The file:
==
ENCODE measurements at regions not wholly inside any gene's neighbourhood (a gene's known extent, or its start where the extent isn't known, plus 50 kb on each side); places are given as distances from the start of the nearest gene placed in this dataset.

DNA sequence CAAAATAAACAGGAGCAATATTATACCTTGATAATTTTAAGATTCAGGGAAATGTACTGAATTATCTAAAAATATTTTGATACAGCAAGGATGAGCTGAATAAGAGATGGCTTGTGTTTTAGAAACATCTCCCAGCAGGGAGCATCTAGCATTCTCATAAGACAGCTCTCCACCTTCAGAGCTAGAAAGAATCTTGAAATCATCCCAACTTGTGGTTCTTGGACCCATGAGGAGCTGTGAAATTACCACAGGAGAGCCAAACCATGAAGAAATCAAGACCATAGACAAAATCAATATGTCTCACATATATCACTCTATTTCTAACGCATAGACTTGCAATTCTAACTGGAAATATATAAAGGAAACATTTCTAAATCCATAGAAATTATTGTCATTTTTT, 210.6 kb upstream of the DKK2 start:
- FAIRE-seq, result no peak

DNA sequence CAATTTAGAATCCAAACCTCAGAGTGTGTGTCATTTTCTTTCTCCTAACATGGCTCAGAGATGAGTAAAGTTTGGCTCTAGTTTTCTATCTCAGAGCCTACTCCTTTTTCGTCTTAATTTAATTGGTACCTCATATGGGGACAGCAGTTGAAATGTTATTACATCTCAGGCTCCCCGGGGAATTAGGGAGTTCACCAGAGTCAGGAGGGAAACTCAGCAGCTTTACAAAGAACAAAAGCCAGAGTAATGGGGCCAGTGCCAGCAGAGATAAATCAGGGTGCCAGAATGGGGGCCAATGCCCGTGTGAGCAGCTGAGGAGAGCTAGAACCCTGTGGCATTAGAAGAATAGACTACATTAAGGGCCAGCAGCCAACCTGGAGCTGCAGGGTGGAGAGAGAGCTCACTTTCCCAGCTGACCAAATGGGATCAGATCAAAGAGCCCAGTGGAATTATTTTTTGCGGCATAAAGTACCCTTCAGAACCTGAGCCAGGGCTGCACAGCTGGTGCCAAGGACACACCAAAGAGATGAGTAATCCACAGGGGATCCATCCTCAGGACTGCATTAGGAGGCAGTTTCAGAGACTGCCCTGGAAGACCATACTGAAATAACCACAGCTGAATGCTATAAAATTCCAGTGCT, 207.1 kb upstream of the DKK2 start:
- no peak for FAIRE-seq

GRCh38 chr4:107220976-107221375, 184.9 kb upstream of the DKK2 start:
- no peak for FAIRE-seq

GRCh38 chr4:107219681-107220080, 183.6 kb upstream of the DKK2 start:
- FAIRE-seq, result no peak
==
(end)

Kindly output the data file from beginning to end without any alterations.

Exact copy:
ENCODE measurements at regions not wholly inside any gene's neighbourhood (a gene's known extent, or its start where the extent isn't known, plus 50 kb on each side); places are given as distances from the start of the nearest gene placed in this dataset.

DNA sequence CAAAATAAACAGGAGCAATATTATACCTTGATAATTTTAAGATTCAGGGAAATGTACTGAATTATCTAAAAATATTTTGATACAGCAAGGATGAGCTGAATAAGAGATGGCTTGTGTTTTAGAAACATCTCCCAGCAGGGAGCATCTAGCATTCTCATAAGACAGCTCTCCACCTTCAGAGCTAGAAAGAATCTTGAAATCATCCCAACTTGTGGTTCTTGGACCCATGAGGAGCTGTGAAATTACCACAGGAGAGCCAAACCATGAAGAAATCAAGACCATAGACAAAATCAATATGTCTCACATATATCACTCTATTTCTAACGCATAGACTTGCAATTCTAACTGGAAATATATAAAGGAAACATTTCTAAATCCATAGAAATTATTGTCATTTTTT, 210.6 kb upstream of the DKK2 start:
- FAIRE-seq, result no peak

DNA sequence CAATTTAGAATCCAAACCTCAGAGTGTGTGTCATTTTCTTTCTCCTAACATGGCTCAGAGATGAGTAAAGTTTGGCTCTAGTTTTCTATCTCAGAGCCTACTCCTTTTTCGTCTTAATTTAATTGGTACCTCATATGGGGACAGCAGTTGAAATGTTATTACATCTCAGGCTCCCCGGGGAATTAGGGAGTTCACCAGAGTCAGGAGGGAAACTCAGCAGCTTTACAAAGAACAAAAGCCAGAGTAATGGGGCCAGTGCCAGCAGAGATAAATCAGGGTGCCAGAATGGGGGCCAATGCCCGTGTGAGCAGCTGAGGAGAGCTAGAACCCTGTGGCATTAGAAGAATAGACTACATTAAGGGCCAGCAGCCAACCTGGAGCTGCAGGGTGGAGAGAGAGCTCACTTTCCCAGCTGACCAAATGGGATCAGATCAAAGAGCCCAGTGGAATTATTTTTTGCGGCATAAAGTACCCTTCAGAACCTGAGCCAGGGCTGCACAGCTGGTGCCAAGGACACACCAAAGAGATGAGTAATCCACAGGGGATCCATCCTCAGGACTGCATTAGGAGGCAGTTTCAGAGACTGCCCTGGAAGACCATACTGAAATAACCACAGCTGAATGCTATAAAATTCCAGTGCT, 207.1 kb upstream of the DKK2 start:
- no peak for FAIRE-seq

GRCh38 chr4:107220976-107221375, 184.9 kb upstream of the DKK2 start:
- no peak for FAIRE-seq

GRCh38 chr4:107219681-107220080, 183.6 kb upstream of the DKK2 start:
- FAIRE-seq, result no peak